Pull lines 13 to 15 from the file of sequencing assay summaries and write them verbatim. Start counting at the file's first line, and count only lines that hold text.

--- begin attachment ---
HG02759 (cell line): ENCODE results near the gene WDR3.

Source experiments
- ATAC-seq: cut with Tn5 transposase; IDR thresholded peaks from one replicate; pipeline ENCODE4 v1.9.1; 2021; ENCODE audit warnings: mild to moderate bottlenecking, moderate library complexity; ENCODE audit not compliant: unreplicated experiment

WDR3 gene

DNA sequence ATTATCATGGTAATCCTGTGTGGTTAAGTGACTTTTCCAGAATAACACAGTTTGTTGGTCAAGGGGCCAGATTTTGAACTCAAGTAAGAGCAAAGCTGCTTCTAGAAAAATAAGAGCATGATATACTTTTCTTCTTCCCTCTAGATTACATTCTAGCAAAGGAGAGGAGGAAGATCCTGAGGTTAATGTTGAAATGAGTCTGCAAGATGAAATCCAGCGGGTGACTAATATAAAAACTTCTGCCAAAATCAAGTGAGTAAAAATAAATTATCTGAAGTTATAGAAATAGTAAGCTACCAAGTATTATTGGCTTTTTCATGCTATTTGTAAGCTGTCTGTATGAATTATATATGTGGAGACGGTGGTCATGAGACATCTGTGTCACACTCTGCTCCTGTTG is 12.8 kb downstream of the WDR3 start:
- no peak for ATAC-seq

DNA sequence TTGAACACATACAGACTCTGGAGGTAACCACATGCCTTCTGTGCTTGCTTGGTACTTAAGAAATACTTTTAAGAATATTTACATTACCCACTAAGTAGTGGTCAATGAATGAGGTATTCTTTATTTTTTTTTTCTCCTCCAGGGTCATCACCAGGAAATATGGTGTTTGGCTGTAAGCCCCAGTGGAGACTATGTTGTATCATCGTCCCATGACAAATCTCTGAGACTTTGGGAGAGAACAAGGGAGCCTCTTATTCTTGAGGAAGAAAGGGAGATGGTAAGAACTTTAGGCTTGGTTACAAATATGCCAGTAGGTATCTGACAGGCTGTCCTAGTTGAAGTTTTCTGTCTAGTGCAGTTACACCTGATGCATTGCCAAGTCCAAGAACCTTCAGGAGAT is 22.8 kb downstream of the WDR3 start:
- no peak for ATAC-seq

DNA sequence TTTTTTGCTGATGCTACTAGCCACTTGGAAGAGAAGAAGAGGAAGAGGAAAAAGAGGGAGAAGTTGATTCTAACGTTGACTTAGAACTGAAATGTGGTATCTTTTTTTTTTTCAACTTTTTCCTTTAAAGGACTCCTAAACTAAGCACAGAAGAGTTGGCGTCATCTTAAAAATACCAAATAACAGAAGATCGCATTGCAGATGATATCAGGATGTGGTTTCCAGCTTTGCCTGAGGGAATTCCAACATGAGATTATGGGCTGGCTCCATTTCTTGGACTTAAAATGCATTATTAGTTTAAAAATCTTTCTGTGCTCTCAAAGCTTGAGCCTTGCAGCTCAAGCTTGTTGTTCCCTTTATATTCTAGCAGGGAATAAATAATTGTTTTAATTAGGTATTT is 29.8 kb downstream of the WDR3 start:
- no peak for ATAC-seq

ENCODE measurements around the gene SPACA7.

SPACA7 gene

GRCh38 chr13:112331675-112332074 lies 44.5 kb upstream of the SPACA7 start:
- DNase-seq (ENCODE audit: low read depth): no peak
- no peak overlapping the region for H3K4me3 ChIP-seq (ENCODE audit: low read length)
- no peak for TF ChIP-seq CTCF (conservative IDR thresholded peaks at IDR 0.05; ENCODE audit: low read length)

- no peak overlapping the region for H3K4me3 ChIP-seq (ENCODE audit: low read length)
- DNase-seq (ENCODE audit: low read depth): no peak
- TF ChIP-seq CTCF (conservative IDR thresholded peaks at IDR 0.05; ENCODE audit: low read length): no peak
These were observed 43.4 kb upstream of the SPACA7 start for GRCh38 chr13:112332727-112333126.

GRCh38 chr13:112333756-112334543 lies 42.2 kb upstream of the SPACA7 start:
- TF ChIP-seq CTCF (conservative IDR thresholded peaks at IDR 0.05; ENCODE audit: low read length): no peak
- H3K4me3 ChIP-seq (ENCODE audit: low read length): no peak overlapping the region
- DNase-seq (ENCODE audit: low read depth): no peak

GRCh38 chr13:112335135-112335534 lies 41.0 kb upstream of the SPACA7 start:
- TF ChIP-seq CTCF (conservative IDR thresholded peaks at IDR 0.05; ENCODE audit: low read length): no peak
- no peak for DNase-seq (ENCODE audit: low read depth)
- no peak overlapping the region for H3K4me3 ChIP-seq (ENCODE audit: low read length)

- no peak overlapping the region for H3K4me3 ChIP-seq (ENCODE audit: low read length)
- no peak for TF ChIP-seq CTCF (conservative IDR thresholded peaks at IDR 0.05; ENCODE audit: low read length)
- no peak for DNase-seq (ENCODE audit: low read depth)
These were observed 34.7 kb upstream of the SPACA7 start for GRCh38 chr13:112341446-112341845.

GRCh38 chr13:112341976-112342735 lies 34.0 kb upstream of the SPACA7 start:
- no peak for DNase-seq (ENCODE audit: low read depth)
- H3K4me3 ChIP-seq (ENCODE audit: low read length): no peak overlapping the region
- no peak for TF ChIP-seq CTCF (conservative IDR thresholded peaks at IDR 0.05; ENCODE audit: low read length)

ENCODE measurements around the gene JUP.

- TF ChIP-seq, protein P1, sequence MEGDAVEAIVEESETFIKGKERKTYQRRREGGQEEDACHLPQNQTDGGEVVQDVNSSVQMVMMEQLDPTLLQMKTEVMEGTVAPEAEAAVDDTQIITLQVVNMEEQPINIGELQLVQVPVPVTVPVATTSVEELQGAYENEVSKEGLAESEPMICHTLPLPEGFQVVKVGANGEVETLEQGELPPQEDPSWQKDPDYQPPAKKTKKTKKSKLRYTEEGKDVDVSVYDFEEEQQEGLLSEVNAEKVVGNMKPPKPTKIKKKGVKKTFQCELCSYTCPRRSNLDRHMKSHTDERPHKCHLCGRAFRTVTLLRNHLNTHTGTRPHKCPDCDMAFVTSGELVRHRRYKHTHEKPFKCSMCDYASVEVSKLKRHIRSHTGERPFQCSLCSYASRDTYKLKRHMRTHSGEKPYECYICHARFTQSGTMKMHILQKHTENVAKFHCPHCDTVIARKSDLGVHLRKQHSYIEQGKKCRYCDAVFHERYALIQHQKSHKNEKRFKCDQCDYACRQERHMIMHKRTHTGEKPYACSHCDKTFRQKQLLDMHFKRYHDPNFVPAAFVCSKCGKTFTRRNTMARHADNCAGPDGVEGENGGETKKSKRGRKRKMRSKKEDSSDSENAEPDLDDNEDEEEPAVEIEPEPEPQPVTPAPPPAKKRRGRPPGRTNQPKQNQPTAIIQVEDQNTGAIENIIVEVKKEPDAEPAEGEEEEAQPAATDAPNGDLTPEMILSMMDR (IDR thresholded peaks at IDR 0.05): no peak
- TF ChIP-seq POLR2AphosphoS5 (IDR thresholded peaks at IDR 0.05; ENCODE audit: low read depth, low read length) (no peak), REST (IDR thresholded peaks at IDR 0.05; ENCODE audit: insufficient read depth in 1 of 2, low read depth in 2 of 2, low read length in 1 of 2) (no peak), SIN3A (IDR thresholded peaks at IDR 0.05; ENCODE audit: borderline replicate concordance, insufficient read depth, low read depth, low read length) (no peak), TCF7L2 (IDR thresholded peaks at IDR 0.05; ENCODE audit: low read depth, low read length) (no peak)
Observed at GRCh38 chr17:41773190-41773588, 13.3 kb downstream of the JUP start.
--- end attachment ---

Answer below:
GRCh38 chr13:112331675-112332074 lies 44.5 kb upstream of the SPACA7 start:
- DNase-seq (ENCODE audit: low read depth): no peak
- no peak overlapping the region for H3K4me3 ChIP-seq (ENCODE audit: low read length)